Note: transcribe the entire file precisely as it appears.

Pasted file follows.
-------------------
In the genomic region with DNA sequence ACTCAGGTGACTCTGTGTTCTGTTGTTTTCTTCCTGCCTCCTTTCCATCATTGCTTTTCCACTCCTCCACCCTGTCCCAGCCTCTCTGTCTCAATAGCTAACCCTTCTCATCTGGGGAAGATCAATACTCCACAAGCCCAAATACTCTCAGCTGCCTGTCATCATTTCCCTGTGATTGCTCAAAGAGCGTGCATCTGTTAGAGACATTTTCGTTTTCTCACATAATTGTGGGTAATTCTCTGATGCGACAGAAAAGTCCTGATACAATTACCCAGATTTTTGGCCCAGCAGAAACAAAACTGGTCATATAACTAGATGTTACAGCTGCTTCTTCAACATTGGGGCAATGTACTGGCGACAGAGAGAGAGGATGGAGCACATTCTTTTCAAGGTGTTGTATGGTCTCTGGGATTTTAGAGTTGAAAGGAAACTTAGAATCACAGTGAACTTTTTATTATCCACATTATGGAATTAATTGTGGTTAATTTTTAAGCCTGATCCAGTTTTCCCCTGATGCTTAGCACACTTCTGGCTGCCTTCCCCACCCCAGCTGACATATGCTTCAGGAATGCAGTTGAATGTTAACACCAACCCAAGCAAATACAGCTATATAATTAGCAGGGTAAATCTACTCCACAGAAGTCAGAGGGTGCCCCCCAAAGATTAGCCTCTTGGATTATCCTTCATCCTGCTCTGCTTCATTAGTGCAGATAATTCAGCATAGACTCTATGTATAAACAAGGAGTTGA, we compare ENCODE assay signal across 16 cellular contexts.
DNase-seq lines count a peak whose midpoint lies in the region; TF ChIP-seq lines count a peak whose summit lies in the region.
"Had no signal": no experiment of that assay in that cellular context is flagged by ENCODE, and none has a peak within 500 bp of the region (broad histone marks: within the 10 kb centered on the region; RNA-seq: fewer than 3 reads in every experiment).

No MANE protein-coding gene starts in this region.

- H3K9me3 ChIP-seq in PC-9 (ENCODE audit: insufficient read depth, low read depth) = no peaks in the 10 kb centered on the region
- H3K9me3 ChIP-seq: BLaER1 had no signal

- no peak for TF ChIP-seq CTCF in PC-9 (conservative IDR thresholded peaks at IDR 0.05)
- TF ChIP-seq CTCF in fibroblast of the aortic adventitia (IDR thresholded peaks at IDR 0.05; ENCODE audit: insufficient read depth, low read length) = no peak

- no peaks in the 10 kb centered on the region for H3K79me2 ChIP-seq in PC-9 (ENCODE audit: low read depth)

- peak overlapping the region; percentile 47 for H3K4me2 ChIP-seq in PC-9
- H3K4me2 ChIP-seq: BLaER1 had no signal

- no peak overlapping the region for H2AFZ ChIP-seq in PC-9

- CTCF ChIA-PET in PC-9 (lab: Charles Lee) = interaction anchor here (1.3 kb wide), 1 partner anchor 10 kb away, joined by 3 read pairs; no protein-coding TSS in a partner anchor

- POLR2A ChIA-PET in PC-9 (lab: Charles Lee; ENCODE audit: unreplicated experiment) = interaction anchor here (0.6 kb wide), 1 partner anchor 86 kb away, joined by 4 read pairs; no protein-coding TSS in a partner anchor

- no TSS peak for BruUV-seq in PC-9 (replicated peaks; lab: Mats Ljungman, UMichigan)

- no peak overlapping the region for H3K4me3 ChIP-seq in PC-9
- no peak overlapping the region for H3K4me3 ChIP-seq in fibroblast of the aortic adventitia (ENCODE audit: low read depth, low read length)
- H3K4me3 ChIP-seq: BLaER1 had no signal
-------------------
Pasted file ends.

In the genomic region with DNA sequence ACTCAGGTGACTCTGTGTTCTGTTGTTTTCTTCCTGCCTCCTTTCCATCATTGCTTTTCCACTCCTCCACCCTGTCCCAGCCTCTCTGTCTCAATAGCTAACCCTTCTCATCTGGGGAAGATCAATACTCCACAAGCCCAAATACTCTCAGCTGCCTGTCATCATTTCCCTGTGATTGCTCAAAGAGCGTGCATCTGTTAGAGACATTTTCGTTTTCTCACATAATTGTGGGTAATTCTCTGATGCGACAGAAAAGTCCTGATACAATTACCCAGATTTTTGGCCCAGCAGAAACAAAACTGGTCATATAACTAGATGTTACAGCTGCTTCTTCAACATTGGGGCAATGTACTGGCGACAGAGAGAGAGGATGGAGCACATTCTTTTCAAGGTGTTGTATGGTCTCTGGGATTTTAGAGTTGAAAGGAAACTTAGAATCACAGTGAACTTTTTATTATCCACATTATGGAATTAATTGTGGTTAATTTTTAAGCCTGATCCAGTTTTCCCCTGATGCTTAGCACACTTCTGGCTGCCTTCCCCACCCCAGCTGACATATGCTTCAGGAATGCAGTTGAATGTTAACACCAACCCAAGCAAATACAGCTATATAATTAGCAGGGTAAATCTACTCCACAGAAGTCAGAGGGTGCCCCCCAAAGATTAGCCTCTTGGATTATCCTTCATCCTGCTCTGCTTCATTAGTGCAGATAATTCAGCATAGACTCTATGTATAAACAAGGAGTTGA, we compare ENCODE assay signal across 16 cellular contexts.
DNase-seq lines count a peak whose midpoint lies in the region; TF ChIP-seq lines count a peak whose summit lies in the region.
"Had no signal": no experiment of that assay in that cellular context is flagged by ENCODE, and none has a peak within 500 bp of the region (broad histone marks: within the 10 kb centered on the region; RNA-seq: fewer than 3 reads in every experiment).

No MANE protein-coding gene starts in this region.

- H3K9me3 ChIP-seq in PC-9 (ENCODE audit: insufficient read depth, low read depth) = no peaks in the 10 kb centered on the region
- H3K9me3 ChIP-seq: BLaER1 had no signal

- no peak for TF ChIP-seq CTCF in PC-9 (conservative IDR thresholded peaks at IDR 0.05)
- TF ChIP-seq CTCF in fibroblast of the aortic adventitia (IDR thresholded peaks at IDR 0.05; ENCODE audit: insufficient read depth, low read length) = no peak

- no peaks in the 10 kb centered on the region for H3K79me2 ChIP-seq in PC-9 (ENCODE audit: low read depth)

- peak overlapping the region; percentile 47 for H3K4me2 ChIP-seq in PC-9
- H3K4me2 ChIP-seq: BLaER1 had no signal

- no peak overlapping the region for H2AFZ ChIP-seq in PC-9

- CTCF ChIA-PET in PC-9 (lab: Charles Lee) = interaction anchor here (1.3 kb wide), 1 partner anchor 10 kb away, joined by 3 read pairs; no protein-coding TSS in a partner anchor

- POLR2A ChIA-PET in PC-9 (lab: Charles Lee; ENCODE audit: unreplicated experiment) = interaction anchor here (0.6 kb wide), 1 partner anchor 86 kb away, joined by 4 read pairs; no protein-coding TSS in a partner anchor

- no TSS peak for BruUV-seq in PC-9 (replicated peaks; lab: Mats Ljungman, UMichigan)

- no peak overlapping the region for H3K4me3 ChIP-seq in PC-9
- no peak overlapping the region for H3K4me3 ChIP-seq in fibroblast of the aortic adventitia (ENCODE audit: low read depth, low read length)
- H3K4me3 ChIP-seq: BLaER1 had no signal